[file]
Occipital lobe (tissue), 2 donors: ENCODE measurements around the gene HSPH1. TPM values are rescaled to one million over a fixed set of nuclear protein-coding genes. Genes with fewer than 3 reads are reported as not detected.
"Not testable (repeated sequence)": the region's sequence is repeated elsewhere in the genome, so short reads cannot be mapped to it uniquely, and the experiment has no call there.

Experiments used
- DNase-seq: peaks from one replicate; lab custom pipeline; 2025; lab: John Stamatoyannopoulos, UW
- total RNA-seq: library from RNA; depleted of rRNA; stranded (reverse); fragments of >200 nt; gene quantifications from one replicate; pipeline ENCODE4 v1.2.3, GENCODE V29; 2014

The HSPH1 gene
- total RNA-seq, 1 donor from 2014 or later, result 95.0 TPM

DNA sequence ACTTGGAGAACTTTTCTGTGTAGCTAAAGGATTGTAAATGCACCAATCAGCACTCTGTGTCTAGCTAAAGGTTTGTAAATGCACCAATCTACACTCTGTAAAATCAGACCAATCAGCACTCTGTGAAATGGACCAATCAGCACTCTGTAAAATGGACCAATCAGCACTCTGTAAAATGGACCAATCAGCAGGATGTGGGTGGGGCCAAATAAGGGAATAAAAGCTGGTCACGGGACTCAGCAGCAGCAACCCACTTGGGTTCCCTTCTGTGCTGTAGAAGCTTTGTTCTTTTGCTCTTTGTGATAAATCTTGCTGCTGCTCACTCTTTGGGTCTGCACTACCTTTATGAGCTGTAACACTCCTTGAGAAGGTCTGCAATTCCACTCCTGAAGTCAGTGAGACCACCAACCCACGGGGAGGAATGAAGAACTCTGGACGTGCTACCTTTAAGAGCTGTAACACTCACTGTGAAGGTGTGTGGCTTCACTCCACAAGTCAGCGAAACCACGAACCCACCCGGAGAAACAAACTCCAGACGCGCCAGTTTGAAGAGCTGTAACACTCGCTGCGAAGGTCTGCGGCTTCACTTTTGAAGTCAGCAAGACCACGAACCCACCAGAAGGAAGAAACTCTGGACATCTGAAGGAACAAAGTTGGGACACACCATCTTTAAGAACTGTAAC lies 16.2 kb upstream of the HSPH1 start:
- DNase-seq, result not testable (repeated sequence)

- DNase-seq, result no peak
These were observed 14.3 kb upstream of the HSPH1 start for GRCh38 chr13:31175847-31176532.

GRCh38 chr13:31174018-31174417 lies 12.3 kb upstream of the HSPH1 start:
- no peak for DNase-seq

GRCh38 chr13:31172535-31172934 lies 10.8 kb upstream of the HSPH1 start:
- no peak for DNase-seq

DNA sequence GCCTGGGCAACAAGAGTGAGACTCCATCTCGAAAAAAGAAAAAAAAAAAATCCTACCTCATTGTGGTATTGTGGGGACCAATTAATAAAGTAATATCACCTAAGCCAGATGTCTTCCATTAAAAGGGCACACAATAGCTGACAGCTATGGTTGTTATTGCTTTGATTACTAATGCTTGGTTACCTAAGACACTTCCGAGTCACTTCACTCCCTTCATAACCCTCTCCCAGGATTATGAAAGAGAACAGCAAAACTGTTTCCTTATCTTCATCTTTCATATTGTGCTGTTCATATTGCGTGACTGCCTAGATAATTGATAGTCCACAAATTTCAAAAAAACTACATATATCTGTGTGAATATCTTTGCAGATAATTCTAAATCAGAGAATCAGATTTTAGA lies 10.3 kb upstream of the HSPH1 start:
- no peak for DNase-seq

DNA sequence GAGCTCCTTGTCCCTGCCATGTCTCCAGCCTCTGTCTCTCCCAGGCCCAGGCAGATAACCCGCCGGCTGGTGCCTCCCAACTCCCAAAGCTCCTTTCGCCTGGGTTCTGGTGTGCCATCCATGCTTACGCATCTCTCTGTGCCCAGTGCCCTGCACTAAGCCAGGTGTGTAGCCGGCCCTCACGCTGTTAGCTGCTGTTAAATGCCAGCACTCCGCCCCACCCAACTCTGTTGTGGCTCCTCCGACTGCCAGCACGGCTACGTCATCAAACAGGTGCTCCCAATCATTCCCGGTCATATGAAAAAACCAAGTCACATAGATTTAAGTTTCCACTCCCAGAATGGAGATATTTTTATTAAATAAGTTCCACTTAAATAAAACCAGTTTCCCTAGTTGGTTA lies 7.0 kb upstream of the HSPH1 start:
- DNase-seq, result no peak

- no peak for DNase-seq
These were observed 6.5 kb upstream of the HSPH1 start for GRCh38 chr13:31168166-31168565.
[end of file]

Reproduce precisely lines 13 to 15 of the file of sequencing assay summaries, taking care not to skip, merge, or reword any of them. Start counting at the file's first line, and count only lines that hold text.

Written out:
- no peak for DNase-seq

GRCh38 chr13:31172535-31172934 lies 10.8 kb upstream of the HSPH1 start:
- no peak for DNase-seq